The Daily Interview: Yahoo! Is Still Not a Buy
Analyst calls don't get much better than this.
Head of Media Research,
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Tracy Pride Stoneman
Jordan Rohan, head of media research at Wit SoundView, first downgraded Yahoo! (YHOO - Get Report) from a strong buy to a buy on Sept. 5, 2000, when the stock was trading at around $117 (he subsequently lowered his rating to "hold"). Since that time, the company's share price has steadily tumbled to the $11 range amidst a collapse in the online advertising market and a backlash against Internet companies, and Rohan has remained bearish throughout.
Even at these levels, though, Rohan doesn't see the stock as a buy. For more on why not, and what he thinks of Yahoo! as an acquisition candidate, read on.
TSC: What missteps has Yahoo! made that have led to the collapse of its stock price? And what does it need to get back on track?
Rohan: The Web got to be much less exciting, and the online advertising market has crumbled to a large degree. Yahoo! has lost significant market share to AOL (AOL - Get Report) and it appears that the company is not taking drastic measures to reduce its overhead, either. It still has over 3,000 people working at the company. While that might have been appropriate for a company that would take in a billion and a half in revenue this year,
TSC: In light of the AOL-Time Warner merger, would you say that the decision to remain independent has hurt Yahoo! significantly? Could that be classified as Yahoo's "fatal" mistake?
Rohan: I wouldn't call it a fatal mistake. It's not necessarily the wrong thing if you've got the right size organization going after the right opportunities. I think what you have here is a bit of a bloated organization going after an opportunity that seems to be smaller every day.
No one knows if the online advertising market is actually going to even increase next year at all. If that doesn't happen, if online advertising doesn't materialize for 2002 or 2003, investors will continue to lose patience with Yahoo! It has nothing to do with whether or not the company is independent. Clearly if the company had bought cash-flow producing assets when it had such a premium valuation, then the shares would not have fallen to this degree. But shares of the resulting entity would still have lost the same amount of market capitalization.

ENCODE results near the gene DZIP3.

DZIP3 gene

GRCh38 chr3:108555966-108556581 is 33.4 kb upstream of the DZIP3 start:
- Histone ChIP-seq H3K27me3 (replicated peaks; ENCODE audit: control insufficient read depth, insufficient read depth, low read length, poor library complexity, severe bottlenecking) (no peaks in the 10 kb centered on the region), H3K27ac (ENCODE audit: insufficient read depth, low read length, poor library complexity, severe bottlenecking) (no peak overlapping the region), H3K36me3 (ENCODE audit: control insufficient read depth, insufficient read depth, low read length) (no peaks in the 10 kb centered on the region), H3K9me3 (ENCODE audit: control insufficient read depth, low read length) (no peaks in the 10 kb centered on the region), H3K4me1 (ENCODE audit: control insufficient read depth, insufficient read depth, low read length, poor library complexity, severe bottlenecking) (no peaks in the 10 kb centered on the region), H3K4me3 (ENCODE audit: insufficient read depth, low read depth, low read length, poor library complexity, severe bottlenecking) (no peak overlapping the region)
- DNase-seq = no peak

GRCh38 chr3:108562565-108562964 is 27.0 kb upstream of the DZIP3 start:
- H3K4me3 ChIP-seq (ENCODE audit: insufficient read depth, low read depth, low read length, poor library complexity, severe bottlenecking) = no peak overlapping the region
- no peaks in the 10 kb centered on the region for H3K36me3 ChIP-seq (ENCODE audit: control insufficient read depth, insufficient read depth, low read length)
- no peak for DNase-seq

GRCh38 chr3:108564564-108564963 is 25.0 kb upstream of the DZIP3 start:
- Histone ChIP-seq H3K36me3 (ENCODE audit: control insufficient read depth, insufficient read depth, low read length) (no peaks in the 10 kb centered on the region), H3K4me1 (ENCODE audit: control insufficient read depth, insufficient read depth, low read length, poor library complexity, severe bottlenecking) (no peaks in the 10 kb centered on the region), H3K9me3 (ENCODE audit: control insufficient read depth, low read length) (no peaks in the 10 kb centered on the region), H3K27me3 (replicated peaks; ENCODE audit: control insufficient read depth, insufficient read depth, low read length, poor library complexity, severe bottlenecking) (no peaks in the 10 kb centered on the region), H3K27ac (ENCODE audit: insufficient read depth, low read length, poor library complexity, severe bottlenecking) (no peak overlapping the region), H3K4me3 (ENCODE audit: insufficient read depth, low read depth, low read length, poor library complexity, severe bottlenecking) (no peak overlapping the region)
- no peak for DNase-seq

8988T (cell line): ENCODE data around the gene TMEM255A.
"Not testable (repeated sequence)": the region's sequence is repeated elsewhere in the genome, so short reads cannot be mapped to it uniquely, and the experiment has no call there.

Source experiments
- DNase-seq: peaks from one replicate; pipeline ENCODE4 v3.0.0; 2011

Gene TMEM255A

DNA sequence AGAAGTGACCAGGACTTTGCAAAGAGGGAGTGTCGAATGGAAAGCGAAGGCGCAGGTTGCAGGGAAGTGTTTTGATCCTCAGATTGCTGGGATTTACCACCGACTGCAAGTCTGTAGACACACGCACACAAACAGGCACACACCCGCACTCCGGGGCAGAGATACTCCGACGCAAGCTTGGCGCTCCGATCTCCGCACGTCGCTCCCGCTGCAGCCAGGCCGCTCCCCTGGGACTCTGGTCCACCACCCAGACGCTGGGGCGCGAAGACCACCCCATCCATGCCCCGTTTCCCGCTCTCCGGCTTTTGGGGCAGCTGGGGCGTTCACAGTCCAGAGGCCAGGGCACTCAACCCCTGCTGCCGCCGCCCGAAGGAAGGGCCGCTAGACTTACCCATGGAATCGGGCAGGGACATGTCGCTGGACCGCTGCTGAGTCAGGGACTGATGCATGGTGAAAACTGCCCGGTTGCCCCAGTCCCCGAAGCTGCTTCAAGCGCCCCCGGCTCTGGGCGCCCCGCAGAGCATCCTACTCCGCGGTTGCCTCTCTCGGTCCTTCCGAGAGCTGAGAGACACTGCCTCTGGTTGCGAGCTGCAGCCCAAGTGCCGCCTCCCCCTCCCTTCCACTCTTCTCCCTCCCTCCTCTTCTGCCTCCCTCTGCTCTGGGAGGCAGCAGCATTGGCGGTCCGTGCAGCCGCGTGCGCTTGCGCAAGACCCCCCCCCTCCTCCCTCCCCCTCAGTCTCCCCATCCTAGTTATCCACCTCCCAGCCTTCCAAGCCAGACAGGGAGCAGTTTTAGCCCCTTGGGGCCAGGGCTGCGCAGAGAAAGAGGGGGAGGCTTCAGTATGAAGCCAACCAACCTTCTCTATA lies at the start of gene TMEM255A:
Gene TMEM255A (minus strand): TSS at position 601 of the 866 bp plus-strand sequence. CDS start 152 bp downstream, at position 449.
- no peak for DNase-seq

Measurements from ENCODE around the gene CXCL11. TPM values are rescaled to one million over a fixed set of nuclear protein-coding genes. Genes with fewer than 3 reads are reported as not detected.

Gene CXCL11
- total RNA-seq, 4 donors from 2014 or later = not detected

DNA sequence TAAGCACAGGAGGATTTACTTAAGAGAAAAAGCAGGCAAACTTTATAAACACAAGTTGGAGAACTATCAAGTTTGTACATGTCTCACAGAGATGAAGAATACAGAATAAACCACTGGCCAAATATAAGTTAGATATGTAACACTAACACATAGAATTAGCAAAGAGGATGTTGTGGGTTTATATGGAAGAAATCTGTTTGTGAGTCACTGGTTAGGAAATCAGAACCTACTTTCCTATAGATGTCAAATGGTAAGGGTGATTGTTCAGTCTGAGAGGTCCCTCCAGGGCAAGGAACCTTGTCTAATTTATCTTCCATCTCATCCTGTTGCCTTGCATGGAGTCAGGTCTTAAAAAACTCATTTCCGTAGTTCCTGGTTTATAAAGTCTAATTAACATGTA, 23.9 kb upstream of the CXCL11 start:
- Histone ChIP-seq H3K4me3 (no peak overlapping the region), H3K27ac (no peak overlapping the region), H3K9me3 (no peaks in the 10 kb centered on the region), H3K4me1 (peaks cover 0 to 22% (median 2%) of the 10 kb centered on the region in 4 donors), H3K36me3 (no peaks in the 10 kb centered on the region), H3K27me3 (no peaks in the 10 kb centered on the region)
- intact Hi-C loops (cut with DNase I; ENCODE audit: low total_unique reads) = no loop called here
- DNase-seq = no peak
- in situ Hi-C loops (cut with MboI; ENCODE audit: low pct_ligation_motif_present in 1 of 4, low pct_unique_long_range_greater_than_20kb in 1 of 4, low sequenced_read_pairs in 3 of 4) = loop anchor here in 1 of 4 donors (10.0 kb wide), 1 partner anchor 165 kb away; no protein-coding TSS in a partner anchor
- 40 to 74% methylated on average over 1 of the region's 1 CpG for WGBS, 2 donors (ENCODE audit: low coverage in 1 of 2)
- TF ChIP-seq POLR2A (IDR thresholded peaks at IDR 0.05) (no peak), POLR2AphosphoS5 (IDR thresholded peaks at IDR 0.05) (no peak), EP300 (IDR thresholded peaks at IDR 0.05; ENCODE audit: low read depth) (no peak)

TSC: If you had to give out an executive report card, how would you rate Terry Semel's performance so far?Rohan: I'm not sure if we have enough information, but that in of itself that says something. He has made evolutionary changes but not revolutionary ones. I remember I had a professor in business school who talked about "frame-breaking change." That's ... very much what's needed here. If the business model continues to erode, then just trying to figure out how to monetize its audience through premium subscriptions, while a noble intention, may still not be enough. TSC: What is the direction of the company going forward? Given Mr. Semel's experience at places like Warner Brothers, Disney (DIS) and CBS, do you envision Yahoo! becoming a full-fledged media/entertainment company, or will it remain a neutral advertising vehicle? Rohan: Well, let me tackle that question in a slightly different way. In the long run, I'm not sure Yahoo! can charge consumers for content unless they own that content. So to answer your question then, no, I think it will continue to be largely a content aggregator and that it will attempt to pick its spots in some areas, such as music on the Web. TSC: Can Yahoo! secure substantial revenue from such subscription-based services such as online music? Rohan: That's too hard to tell. I honestly don't know. Investors don't know either. TSC: Switching gears, you have been bearish on Yahoo! for about a year or so, downgrading the stock several times. For the record, what is your current rating on Yahoo!? Rohan: Hold. TSC: The stock has already moved lower than your previous price target, so why not upgrade now? When does it become a buy? Rohan: Well, first of all, as you know, I was on TV on Monday morning and the stock was at 14, so the stock has dropped almost three points in three days. And I can't be worried about one or two-day moves -- I have to talk about big trends here. Second, clearly there is some risk to 2002 consensus estimates and to my financial estimates for 2002. Until I feel like the numbers have stopped going down, I can't even think about upgrading it. And you know what? It's not just me. It's all analysts covering all stocks in this type of economy. You can try to be a hero but it most likely makes you look stupid. TSC: When does it become a takeover target, if at all? Under $10? Rohan: I think it would be as soon as the estimates stop going down. I know that's strange, but there's a feeling of catching the falling knife here. I know a number of players would step up somewhere near the $10, $11, or $12 range. But only if the economic forecast that was used to come up with that target justified that now, or if that economic forecast was actually accurate. If next year we're looking at $600 million in revenue and not $850 million, that's a very different picture. But it's possible. I think there's a fear that even at $10, you're talking about a company that net of cash still has $5 billion enterprise value and if the revenue stream continues to erode it is hard to justify that. Basically, the natural human tendency is to wait for it to stop getting cheaper. If you go to the store and they say it's 10% off today but tomorrow it's going to be 20% off, you're not going to buy anything. TSC: Why do you think so many other analysts have missed the boat on Yahoo!? Rohan: Well, I can tell you a few things. First, I speak to some of the company's largest advertisers so I understand what's going with ad sales and that helps a lot -- it gives me real clarity. Second, I cover media companies broadly. I don't cover a bunch of equally-inflated Internet companies. I also cover Viacom (VIA), Disney, Comcast (CMCSK), Charter Communications (CHTR), and AOL Time Warner. I was one of the first analysts to put Yahoo! within a relevant set of comps, so on that basis, it has always seemed expensive to me. Third, I think I've had a bit of a better macro call on online advertising. And I also talk to customers and industry sources -- they're my only guides. Customers don't lie; they may embellish but they don't lie. TSC: Any final thoughts? Rohan: The problems with online advertising predated the economic slowdown, and it's possible they are going to continue past the economic upturn as well. It has a lot to do with the format. If advertisers continue to question the very efficacy of online advertising, then online advertising is going to lose share to other media. We'll see -- it's always important for investors not to buy stocks until they stop going down.